Lemon Rosemary Biscuits

This recipe for lemon rosemary buttermilk biscuits is based on my tried and true buttermilk biscuit recipe, but adds springtime flavors of lemon and rosemary.

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Homemade Buttermilk Biscuits

The key to making tender buttermilk biscuits from scratch is to mix the dough as little as possible. There’s no kneading required and you don’t need an electric stand mixer or hand mixer. It’s honestly quite simple and requires only a few ingredients – buttermilk, self-rising flour, butter and sugar. Add a couple more ingredients and you can make easy variations like these delicious lemon rosemary buttermilk biscuits. 

Ingredients on a counter - flour, buttermilk, lemon, rosemary, baking powder and butter.

Substitution for Self-Rising Flour

While most of us keep flour on hand in our pantries, self-rising flour is not as common a staple in most kitchens. Self-rising flour is a mix of wheat flour, baking powder and salt. Since you probably have all those ingredients in your pantry right now, there’s no need to run out to the store to get self-rising flour especially for this recipe. To make a cup of your own self-rising flour, you can combine 1 cup of all-purpose flour, 1½ teaspoons of baking powder and ¼ teaspoon of salt. Because this recipe calls for 2⅓ cups of self rising flour, you will need to use:

2⅓ cups of all-purpose flour + 3 ½ teaspoons of baking powder + ½ teaspoon of salt

A hand grating butter into a bowl of flour.

Buttermilk Biscuits without Buttermilk

Buttermilk is another ingredient that we don’t always have on hand. Don’t fret. In a pinch, you can create your own buttermilk substitute using milk and lemon juice or vinegar. For every cup of buttermilk substitute start by putting 1 tablespoon of white vinegar or lemon juice in a measuring cup. Add enough milk to measure 1 cup. Let it stand for 5 minutes. It will become a little lumpy, but that is a good thing. Because this recipe calls for 1⅓ cups of buttermilk, you will need: 

1 ⅓ cups milk + 4 teaspoons of vinegar or lemon juice

Butter grated into a bowl of flour with buttermilk and lemon nearby.

Grating in Butter

The first task in this recipe is to cut the butter into the flour. You could do this with two knives or your fingers, pinching the butter into smaller and smaller pieces, but I have a handy trick for you. Partially freeze the butter and use a box grater to grate it into your flour. This creates beautifully small pieces of butter that you can toss with the flour to coat evenly. Then, just add the buttermilk to the mix and stir everything just until no streaks of flour remain. Easy.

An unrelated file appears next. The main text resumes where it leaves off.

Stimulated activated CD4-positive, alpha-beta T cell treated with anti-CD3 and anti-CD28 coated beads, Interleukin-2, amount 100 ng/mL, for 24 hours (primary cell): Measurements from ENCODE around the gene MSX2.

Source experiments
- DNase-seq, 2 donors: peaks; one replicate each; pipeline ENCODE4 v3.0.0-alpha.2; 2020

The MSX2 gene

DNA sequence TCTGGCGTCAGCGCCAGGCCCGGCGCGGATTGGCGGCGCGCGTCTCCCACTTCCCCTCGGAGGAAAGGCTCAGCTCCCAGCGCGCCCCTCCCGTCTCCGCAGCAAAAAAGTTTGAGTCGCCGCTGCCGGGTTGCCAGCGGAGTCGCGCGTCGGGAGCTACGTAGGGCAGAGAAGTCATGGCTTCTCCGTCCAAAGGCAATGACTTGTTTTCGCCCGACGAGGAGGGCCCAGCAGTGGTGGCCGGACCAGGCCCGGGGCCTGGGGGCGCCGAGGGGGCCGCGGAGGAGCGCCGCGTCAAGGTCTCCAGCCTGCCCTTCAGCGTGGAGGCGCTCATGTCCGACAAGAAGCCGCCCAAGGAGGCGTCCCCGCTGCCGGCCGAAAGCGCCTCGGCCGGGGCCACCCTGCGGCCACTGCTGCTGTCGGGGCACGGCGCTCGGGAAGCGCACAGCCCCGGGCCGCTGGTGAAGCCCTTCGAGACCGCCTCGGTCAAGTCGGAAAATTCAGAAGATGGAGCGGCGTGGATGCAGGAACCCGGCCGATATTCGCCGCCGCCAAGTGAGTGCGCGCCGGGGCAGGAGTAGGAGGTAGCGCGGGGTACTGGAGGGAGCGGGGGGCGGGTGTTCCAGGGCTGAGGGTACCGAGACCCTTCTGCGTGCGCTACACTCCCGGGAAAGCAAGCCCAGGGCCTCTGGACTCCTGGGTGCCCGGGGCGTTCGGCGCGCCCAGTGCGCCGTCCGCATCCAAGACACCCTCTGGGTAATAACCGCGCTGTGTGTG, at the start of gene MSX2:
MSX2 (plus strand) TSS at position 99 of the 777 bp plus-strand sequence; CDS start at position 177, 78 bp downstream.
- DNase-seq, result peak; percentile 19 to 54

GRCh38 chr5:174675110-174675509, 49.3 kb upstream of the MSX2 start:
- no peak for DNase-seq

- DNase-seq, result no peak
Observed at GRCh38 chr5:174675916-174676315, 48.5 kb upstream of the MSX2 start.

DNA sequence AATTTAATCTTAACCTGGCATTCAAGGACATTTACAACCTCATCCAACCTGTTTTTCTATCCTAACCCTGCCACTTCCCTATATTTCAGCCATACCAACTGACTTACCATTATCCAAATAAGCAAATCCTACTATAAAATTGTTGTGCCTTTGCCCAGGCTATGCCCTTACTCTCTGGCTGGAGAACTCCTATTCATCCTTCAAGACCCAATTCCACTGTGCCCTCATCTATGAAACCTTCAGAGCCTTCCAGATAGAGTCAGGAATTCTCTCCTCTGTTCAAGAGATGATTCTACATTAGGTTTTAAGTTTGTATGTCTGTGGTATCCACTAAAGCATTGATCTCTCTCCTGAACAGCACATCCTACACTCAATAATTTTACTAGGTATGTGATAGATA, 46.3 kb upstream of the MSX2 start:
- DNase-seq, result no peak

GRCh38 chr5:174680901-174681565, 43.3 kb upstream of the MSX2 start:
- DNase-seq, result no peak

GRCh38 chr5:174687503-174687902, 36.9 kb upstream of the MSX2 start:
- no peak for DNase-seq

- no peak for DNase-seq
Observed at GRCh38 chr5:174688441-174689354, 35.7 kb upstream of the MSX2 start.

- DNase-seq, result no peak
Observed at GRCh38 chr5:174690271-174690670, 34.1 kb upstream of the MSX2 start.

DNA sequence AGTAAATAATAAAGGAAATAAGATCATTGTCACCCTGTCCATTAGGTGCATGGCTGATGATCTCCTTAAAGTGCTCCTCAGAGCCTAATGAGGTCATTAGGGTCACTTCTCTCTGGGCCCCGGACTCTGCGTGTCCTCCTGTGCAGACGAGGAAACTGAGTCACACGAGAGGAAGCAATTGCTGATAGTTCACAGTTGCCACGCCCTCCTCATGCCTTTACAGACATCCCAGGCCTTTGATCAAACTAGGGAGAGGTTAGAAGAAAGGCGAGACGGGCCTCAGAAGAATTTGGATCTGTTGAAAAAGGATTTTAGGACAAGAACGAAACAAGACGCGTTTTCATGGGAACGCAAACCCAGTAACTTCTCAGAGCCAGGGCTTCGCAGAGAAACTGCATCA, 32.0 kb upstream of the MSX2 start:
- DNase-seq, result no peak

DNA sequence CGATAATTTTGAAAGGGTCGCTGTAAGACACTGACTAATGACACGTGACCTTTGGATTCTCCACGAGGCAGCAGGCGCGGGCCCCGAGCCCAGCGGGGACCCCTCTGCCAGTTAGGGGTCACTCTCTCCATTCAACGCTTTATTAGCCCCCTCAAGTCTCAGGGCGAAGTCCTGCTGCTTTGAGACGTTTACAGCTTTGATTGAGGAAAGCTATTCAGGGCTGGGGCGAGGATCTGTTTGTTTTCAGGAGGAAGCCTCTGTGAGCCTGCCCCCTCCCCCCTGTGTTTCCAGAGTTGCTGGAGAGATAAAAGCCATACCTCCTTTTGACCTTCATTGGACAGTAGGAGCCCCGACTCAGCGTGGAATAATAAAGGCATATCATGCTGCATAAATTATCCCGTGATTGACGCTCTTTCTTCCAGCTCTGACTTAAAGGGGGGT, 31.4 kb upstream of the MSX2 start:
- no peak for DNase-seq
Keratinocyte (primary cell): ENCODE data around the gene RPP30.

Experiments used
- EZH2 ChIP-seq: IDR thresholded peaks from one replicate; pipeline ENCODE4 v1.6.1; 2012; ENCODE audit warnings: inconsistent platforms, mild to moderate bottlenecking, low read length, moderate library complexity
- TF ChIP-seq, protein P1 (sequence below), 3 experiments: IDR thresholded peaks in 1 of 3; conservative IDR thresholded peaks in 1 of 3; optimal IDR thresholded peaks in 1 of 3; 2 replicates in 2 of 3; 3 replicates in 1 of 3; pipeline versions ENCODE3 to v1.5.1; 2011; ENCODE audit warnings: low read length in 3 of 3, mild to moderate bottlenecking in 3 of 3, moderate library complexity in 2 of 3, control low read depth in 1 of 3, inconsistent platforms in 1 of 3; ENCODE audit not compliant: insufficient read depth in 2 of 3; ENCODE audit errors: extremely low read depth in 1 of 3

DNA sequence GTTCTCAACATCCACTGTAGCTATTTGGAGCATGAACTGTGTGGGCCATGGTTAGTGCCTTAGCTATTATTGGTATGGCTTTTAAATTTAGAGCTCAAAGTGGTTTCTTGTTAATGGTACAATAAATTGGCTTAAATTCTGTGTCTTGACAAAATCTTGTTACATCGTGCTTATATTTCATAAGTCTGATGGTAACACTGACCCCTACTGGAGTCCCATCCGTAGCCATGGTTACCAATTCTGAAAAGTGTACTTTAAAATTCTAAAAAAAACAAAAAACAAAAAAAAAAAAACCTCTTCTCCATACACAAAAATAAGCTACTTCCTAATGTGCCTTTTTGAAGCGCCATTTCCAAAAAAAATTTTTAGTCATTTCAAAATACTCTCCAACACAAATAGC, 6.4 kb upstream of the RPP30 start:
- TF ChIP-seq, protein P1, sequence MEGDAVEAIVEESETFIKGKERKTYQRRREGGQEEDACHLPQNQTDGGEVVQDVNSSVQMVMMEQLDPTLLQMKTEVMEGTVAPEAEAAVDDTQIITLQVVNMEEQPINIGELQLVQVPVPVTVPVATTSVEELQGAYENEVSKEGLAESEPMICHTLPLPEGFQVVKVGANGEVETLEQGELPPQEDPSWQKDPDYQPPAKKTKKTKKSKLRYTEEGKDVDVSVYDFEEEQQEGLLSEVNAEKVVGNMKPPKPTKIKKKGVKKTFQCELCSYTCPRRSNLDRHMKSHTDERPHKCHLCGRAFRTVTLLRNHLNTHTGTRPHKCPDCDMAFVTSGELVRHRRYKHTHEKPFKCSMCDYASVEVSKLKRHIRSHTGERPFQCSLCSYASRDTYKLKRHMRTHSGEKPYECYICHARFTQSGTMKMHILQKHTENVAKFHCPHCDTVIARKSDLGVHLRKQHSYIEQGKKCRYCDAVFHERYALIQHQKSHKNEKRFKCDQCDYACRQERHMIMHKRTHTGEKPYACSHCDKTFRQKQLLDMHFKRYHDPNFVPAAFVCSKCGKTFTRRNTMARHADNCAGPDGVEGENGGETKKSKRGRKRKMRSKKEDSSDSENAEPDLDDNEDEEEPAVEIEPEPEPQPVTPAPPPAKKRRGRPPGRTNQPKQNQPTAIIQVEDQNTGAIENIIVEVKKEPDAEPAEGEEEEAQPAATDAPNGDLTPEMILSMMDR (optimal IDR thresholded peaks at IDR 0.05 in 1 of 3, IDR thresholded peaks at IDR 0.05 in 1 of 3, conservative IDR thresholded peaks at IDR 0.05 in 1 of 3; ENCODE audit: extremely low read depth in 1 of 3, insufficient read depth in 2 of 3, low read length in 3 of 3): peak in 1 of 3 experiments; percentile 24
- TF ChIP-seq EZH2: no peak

Buttermilk biscuit batter on a sheet pan coated in flour.

Portion the Biscuits

I like to use an ice cream scoop to spoon evenly sized portions of biscuit batter onto a sheet pan with all-purpose flour on it. Decide how many biscuits you make based on what pan you plan on using to bake them. If you are using an 8-inch round cake pan, you’ll probably get 8 biscuits into the pan. If you are using an 8-inch square pan, you will be able to make 9 biscuits. Coat the portions of batter in the flour, tossing them back and forth between your hands. However many you make, do put them into the pan pressed up against each other so that they rise up instead of out flat.

Buttermilk biscuits in a round cake pan. Lemon Rosemary Buttermilk Biscuits baked in a round cake pan on a cooling rack.

How to Store Biscuits

If you plan on storing your biscuits, wrapping them tightly right in the cake pan is the best idea. That way, you can simply remove the plastic and re-heat the biscuits in a 350ºF oven for about 15 minutes when the time comes. However, I am going to be quite honest with you here – these biscuits are best served the day you make them. 

Lemon Rosemary biscuits on a grey plate with a grey and white towel and a little dish of butter.

Can I make these biscuits ahead?